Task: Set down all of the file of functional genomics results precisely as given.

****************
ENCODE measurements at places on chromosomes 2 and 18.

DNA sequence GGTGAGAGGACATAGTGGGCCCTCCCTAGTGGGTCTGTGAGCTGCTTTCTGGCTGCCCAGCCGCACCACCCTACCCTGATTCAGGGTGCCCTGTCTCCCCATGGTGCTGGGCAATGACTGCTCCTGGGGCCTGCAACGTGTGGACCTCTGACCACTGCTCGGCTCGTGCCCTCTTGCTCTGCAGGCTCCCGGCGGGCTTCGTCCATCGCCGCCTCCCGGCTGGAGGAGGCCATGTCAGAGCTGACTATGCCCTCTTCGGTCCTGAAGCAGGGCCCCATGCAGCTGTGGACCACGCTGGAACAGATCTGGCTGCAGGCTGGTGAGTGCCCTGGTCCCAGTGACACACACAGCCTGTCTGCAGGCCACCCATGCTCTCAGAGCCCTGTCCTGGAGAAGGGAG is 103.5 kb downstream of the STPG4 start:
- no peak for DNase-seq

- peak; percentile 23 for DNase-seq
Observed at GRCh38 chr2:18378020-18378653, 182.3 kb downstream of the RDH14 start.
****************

ENCODE measurements at places on chromosomes 2 and 18.

DNA sequence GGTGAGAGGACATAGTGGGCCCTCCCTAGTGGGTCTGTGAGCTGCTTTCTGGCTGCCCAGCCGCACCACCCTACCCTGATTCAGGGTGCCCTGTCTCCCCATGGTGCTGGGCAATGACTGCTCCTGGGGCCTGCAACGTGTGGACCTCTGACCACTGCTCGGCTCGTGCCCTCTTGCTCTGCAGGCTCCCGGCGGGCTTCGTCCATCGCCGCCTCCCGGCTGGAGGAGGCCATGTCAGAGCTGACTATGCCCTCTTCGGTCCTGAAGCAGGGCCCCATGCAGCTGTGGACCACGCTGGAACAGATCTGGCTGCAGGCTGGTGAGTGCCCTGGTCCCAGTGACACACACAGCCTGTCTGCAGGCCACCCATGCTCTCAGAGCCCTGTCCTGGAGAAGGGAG is 103.5 kb downstream of the STPG4 start:
- no peak for DNase-seq

- peak; percentile 23 for DNase-seq
Observed at GRCh38 chr2:18378020-18378653, 182.3 kb downstream of the RDH14 start.